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The potential of photovoltaics in developing countries is enormous.
In these countries, where roughly 2 billion people live without electricity, the advantages of photovoltaics technology can be fully recognized. In most of these developing countries, there is a very large amount of available solar energy that is well spread out geographically and, is therefore, simultaneously available in various places. Solar modules usage makes energy production in the immediate proximity of energy consumption, possible. This is a particular advantage; the problem of unavoidable transportation and distribution costs is solved. It is another advantage over generators powered by fossil fuel, as well as concerning the expansion of the electricity network. The electrification of rural areas in developing countries is an important market segment for photovoltaics: typical applications are lighting, telecommunication, cooling devices and water pumps.
The biggest obstacles that photovoltaics faces outside of technical issues are: the lack of a local infrastructure and educated specialists, financing, administrative obstacles, etc. Investments made by international organizations, governments, and private businesses as well as a great number of foreign aid organizations in developing countries over the last 20 years have not yet been able to attain the goal of offering a lasting means of supplying electricity to the 2 billion people, who still live without electricity. Today, one often assumes that an independent local photovoltaic market situated near the end user is a better solution to use in order to reach this goal.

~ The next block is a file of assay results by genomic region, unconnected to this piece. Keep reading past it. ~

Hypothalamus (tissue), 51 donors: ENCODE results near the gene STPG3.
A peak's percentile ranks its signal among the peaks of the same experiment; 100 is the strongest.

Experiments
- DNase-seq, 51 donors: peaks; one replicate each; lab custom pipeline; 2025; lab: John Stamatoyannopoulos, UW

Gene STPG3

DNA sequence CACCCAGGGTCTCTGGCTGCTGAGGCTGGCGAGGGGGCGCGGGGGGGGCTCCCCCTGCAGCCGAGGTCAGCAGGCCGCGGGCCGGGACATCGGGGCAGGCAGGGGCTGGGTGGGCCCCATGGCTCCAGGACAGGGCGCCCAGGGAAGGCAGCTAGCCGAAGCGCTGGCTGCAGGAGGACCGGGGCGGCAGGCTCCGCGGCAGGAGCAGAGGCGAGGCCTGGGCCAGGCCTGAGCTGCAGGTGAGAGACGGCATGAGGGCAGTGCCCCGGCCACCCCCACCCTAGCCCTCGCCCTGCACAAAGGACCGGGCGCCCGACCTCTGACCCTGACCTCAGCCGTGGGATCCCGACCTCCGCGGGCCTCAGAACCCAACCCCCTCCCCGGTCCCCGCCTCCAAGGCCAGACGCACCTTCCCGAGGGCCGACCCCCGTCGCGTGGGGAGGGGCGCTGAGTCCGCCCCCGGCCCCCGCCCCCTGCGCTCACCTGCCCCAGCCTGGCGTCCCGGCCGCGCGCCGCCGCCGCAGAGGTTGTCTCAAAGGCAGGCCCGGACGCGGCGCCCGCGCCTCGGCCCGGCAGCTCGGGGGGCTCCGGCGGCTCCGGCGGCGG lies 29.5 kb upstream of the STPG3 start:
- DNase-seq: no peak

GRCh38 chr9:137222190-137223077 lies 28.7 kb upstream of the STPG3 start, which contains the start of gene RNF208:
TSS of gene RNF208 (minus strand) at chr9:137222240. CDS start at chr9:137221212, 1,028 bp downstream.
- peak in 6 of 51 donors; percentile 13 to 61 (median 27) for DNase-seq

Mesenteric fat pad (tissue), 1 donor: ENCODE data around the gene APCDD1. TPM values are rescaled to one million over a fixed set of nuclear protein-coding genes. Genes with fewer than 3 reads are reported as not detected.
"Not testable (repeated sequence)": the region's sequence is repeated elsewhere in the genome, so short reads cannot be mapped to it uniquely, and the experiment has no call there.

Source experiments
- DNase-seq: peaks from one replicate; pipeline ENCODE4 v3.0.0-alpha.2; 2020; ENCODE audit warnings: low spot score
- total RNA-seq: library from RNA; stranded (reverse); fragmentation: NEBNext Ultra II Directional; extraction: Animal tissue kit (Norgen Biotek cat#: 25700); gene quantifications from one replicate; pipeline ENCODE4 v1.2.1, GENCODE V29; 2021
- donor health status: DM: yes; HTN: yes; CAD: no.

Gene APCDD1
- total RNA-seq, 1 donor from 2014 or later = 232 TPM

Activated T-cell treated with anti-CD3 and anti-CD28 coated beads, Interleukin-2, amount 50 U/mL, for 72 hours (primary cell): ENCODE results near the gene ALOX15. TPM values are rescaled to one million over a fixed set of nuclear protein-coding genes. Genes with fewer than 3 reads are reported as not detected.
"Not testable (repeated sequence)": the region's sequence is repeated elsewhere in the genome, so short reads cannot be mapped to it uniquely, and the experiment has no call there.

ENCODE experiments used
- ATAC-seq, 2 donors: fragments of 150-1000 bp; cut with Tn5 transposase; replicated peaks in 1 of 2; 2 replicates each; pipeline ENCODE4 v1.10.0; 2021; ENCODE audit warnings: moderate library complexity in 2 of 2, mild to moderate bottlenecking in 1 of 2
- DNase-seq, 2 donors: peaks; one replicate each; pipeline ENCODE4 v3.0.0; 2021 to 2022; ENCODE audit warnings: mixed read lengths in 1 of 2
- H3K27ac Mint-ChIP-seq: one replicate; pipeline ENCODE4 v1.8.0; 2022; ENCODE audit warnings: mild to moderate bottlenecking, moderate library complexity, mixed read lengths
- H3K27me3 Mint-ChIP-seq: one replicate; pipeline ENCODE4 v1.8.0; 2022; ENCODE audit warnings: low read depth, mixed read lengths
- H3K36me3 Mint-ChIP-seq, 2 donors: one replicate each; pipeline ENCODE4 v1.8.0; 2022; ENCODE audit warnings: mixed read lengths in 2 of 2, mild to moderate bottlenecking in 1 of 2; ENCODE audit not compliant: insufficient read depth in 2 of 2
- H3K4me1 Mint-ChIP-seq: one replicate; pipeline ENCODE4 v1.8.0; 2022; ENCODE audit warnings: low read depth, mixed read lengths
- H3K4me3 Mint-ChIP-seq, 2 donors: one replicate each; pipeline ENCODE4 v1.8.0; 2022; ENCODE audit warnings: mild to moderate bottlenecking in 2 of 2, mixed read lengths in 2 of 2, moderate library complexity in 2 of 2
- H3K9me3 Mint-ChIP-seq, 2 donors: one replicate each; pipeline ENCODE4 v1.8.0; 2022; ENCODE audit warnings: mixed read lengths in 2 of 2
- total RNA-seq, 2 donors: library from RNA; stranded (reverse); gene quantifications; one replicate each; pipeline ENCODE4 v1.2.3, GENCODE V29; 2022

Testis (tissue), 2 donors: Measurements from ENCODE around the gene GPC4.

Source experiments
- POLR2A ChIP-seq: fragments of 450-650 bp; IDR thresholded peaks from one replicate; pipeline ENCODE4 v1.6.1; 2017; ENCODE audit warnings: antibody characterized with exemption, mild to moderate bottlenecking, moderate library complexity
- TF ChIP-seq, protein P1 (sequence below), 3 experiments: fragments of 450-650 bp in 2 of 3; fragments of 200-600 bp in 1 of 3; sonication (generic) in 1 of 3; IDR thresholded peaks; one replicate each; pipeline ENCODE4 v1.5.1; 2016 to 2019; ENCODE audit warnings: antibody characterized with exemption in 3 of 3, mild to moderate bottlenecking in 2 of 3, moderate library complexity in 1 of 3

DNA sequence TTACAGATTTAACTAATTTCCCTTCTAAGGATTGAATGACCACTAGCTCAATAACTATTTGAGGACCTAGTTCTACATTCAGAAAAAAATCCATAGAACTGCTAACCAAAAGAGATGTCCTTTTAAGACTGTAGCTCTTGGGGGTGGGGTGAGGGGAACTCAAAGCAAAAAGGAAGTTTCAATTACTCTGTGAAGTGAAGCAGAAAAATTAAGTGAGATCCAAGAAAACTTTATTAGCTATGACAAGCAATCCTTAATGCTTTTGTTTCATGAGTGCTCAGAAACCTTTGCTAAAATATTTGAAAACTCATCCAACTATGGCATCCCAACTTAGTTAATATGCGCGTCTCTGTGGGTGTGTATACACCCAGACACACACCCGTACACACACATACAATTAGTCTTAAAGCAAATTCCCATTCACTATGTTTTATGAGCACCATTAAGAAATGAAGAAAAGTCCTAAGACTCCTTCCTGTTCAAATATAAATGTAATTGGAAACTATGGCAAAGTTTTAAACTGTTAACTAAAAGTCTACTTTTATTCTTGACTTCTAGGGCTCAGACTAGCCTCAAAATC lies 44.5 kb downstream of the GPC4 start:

Platform PV EZA / REPIC

A platform "Photovoltaics in International Cooperation" (PV EZA) was created in order to better promote photovoltaics in the area of international cooperation by means of setting up a network of private and public stakeholders, improving the information exchange and stimulating PV projects involving Swiss stakeholders. The platform was supported by the Swiss State Secretariat for Economic Affairs (SECO) and accompanied by the Swiss Agency for Development and Cooperation (SDC), the Swiss Federal Office for the Environment (FOEN), and the Swiss Federal Office of Energy (SFOE),
The project PV EZA ended in December 2003 (click here to download the annual report.)


The REPIC platform was created by the Swiss State Secretariat for Economic Affairs (SECO), the Swiss Agency for Development and Cooperation (SDC), the Swiss Federal Office for the Environment (FOEN) and the Swiss Federal Office of Energy (SFOE) in 2004, and replaced PV EZA.
The REPIC-Platform ( contributes to the implementation of global climate protection agreements and to a sustainable energy supply in developing and transition countries, as well as in Switzerland, and represents an important part in the implementation of the Swiss policy for sustainable development at the international level.
This structure (accompanying instruments, common budget) is a shared commitment from the 4 federal offices in the international cooperation field and represents a new, innovative form of interdepartmental cooperation.
REPIC is designed to be a market oriented service centre for the promotion of renewable energy and energy efficiency in international cooperation. Taking current experience into account, this platform should make new concrete renewable energy and energy efficiency projects with increasing participation of Swiss companies and organisations possible.

Further information can be found at :


Publications, documents and events in relation with photovoltaics and the international cooperation
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